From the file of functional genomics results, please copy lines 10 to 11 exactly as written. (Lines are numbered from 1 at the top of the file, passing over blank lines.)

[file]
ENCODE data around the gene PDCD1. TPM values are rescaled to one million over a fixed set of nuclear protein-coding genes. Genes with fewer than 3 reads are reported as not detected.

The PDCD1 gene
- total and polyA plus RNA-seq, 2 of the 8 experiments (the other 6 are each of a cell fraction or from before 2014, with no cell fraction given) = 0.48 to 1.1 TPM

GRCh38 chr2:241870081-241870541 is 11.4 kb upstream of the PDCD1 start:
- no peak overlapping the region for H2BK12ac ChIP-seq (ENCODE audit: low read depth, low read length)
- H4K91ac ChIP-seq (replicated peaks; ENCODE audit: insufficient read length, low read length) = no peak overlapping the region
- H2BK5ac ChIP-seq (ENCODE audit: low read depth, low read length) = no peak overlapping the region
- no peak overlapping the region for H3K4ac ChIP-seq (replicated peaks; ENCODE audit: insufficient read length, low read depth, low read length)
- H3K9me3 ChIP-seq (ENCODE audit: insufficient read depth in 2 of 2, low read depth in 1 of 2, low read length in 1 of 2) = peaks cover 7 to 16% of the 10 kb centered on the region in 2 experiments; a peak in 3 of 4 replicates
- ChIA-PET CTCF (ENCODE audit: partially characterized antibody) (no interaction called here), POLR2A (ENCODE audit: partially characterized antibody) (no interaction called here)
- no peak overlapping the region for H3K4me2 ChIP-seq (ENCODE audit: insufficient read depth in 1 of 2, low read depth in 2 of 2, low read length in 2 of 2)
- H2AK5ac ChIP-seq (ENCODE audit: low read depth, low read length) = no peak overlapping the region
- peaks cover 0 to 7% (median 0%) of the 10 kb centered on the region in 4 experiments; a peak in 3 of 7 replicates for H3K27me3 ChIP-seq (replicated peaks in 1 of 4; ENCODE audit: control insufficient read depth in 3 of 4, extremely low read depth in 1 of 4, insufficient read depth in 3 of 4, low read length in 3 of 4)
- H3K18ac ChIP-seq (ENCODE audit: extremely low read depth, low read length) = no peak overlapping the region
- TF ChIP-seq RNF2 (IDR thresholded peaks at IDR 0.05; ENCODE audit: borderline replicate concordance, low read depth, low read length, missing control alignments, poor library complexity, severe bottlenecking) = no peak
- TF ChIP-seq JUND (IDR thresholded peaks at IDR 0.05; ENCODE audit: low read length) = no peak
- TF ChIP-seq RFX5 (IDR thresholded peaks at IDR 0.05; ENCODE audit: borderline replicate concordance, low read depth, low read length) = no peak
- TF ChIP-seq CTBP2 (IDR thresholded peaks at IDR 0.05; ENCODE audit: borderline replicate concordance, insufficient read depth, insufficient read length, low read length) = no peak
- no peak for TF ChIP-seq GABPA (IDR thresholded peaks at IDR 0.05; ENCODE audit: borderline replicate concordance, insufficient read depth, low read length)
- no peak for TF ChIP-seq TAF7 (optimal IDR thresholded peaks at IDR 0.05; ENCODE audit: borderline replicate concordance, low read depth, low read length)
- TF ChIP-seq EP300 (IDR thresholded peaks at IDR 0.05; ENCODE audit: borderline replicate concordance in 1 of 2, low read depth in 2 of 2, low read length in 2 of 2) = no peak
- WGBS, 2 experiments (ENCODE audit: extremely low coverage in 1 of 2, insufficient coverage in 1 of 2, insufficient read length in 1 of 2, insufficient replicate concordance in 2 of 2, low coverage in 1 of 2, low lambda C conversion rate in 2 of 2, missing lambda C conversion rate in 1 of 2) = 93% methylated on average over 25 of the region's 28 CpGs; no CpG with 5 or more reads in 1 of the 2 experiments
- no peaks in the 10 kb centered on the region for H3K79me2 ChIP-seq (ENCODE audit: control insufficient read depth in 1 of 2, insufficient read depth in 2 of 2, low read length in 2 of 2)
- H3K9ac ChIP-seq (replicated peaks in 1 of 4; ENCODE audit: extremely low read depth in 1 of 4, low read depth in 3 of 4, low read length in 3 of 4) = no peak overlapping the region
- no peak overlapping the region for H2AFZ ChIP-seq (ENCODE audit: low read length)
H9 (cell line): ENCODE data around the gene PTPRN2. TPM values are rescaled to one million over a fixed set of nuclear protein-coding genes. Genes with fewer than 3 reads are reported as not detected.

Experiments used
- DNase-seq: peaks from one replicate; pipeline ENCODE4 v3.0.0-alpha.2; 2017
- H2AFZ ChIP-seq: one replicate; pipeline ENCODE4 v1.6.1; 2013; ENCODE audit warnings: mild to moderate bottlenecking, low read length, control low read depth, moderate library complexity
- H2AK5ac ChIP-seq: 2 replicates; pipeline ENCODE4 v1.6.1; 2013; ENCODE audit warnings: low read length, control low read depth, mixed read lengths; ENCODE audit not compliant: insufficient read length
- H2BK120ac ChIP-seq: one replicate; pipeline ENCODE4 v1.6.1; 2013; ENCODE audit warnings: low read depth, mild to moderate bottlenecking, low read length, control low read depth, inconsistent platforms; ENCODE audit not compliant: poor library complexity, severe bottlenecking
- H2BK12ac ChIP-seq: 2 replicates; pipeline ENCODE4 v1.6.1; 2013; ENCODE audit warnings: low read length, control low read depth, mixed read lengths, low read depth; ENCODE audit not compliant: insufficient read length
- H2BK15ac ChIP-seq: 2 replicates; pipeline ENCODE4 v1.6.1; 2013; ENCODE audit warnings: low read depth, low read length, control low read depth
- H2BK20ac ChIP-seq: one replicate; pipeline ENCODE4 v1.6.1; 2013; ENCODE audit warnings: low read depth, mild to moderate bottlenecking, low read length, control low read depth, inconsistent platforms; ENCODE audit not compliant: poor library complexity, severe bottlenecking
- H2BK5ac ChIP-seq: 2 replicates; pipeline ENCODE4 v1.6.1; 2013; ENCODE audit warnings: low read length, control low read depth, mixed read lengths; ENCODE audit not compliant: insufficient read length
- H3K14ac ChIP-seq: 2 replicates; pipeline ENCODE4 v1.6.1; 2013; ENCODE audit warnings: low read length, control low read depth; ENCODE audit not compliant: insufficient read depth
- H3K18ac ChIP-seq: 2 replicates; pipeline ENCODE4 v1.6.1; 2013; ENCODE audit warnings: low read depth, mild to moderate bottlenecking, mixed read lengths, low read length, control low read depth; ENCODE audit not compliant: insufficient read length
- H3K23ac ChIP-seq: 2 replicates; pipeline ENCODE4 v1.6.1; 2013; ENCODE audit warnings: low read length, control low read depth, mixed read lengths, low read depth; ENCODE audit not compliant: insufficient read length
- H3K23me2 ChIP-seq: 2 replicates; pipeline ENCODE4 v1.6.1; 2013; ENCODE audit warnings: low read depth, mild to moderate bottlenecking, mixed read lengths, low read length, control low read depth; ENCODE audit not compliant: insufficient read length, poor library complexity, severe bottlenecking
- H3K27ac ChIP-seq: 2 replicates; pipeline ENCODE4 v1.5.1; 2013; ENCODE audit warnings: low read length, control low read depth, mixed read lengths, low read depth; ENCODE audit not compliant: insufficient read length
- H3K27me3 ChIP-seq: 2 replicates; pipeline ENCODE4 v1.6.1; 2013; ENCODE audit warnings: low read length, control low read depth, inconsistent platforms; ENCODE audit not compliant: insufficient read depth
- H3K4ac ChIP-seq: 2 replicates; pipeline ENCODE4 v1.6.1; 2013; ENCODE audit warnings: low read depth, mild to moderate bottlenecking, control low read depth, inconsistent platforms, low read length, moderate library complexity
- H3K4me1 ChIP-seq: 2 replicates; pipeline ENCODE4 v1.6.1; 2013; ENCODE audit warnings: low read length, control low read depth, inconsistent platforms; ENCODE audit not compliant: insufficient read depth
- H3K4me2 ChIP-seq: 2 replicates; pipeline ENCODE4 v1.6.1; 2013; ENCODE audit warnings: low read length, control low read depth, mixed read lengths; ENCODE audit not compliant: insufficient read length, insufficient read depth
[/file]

- ChIA-PET CTCF (ENCODE audit: partially characterized antibody) (no interaction called here), POLR2A (ENCODE audit: partially characterized antibody) (no interaction called here)
- no peak overlapping the region for H3K4me2 ChIP-seq (ENCODE audit: insufficient read depth in 1 of 2, low read depth in 2 of 2, low read length in 2 of 2)